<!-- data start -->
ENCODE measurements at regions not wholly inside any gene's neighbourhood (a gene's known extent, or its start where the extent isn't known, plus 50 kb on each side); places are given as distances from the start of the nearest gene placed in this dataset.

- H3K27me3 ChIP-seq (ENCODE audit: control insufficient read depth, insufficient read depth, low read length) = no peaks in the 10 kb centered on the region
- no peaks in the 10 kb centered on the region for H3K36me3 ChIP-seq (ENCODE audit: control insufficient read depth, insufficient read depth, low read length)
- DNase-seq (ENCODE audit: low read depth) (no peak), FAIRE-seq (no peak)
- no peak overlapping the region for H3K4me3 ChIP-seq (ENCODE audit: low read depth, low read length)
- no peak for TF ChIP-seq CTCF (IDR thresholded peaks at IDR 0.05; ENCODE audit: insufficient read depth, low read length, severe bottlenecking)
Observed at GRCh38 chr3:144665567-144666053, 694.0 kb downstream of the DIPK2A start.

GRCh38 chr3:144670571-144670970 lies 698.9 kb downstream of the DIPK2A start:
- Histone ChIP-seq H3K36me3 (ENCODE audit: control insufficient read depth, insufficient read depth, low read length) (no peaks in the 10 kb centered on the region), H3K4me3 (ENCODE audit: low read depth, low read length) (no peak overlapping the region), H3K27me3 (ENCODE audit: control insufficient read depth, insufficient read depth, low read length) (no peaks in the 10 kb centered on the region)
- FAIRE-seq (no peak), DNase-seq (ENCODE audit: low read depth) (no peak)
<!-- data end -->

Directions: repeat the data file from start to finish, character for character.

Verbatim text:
ENCODE measurements at regions not wholly inside any gene's neighbourhood (a gene's known extent, or its start where the extent isn't known, plus 50 kb on each side); places are given as distances from the start of the nearest gene placed in this dataset.

- H3K27me3 ChIP-seq (ENCODE audit: control insufficient read depth, insufficient read depth, low read length) = no peaks in the 10 kb centered on the region
- no peaks in the 10 kb centered on the region for H3K36me3 ChIP-seq (ENCODE audit: control insufficient read depth, insufficient read depth, low read length)
- DNase-seq (ENCODE audit: low read depth) (no peak), FAIRE-seq (no peak)
- no peak overlapping the region for H3K4me3 ChIP-seq (ENCODE audit: low read depth, low read length)
- no peak for TF ChIP-seq CTCF (IDR thresholded peaks at IDR 0.05; ENCODE audit: insufficient read depth, low read length, severe bottlenecking)
Observed at GRCh38 chr3:144665567-144666053, 694.0 kb downstream of the DIPK2A start.

GRCh38 chr3:144670571-144670970 lies 698.9 kb downstream of the DIPK2A start:
- Histone ChIP-seq H3K36me3 (ENCODE audit: control insufficient read depth, insufficient read depth, low read length) (no peaks in the 10 kb centered on the region), H3K4me3 (ENCODE audit: low read depth, low read length) (no peak overlapping the region), H3K27me3 (ENCODE audit: control insufficient read depth, insufficient read depth, low read length) (no peaks in the 10 kb centered on the region)
- FAIRE-seq (no peak), DNase-seq (ENCODE audit: low read depth) (no peak)